CNN's "Crossfire" debate show will unveil two new hosts "from the left" on April 1: long-time Democratic strategists Paul Begala and James Carville.
April Fool's Day is a fitting date for the debut of the "new" Crossfire in which centrist-leaning Democrats will once again represent the left on the show. Begala and Carville have little connection to the broad-based social justice and progressive political movements that are identified with the American left. Unabashed right-wingers Robert Novak and Tucker Carlson, who will remain as the hosts from the right, represent a much better fit with the political point of view that they are intended to represent.
Begala has repeatedly cheered the Democrats moving rightward: "You know, Bill Clinton saved the Democratic Party with Al Gore by pulling us back to the center, by disagreeing with the liberals on welfare reform and on crime and on trade. And he pulled us back to the center" (NBC's "Meet the Press," 4/11/99).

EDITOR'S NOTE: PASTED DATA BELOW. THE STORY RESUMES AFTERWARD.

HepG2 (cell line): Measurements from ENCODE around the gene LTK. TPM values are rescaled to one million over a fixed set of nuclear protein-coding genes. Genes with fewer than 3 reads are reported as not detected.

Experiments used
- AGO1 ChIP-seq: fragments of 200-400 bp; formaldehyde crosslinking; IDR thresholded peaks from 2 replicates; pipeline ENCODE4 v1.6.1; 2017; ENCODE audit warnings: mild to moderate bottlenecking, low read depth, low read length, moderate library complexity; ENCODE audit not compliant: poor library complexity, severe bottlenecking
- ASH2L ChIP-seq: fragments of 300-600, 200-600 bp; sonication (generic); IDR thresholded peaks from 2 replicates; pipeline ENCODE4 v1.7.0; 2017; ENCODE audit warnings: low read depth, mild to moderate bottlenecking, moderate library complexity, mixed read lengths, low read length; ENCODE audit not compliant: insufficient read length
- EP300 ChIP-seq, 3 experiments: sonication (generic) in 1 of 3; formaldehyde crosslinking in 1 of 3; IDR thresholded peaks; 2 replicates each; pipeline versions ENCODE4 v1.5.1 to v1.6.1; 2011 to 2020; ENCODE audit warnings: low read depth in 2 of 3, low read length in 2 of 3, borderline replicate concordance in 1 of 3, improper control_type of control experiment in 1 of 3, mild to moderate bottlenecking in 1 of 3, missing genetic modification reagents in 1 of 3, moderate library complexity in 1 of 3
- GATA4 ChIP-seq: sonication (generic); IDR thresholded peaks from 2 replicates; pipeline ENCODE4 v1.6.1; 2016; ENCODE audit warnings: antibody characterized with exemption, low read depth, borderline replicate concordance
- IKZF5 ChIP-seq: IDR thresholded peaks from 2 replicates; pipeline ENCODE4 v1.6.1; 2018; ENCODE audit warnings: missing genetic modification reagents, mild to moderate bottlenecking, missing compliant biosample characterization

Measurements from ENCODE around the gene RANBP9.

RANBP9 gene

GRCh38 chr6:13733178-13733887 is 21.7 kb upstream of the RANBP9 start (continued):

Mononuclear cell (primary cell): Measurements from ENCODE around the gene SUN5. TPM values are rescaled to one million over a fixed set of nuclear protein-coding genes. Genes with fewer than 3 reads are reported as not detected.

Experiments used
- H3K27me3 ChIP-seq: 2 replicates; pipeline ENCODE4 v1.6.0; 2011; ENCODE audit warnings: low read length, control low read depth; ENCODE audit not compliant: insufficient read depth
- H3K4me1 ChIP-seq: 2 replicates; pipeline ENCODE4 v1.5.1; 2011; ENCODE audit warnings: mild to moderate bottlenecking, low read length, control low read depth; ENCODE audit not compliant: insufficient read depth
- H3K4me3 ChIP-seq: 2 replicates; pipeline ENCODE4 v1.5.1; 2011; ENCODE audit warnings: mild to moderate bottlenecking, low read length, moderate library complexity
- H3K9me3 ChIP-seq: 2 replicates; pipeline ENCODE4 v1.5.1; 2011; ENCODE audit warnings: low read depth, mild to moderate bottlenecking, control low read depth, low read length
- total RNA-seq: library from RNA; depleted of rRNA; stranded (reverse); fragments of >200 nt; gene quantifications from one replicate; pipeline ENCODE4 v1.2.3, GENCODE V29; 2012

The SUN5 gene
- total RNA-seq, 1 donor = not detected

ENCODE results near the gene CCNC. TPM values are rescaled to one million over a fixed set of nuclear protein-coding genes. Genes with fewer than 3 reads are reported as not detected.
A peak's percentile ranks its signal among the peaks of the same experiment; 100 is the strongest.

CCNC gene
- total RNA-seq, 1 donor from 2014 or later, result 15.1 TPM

Carville similarly praises Clinton's centrism (CNBC, 2/23/00): "What he did was a political feat that is unmatched in American political history. He moved the Democratic Party to the center...and kept the core Democratic voters."
It's hard to conceive of Novak or Carlson (or Patrick Buchanan before them) praising Republicans for moving leftward.
"A flashy advertising campaign touting the show's new look shouldn't fool anyone," said FAIR's Peter Hart. "This April Fool's Day, the joke is on Crossfire viewers, with "the left" being represented by two men who -- while skilled election consultants -- are not genuine advocates for the agenda of the American left."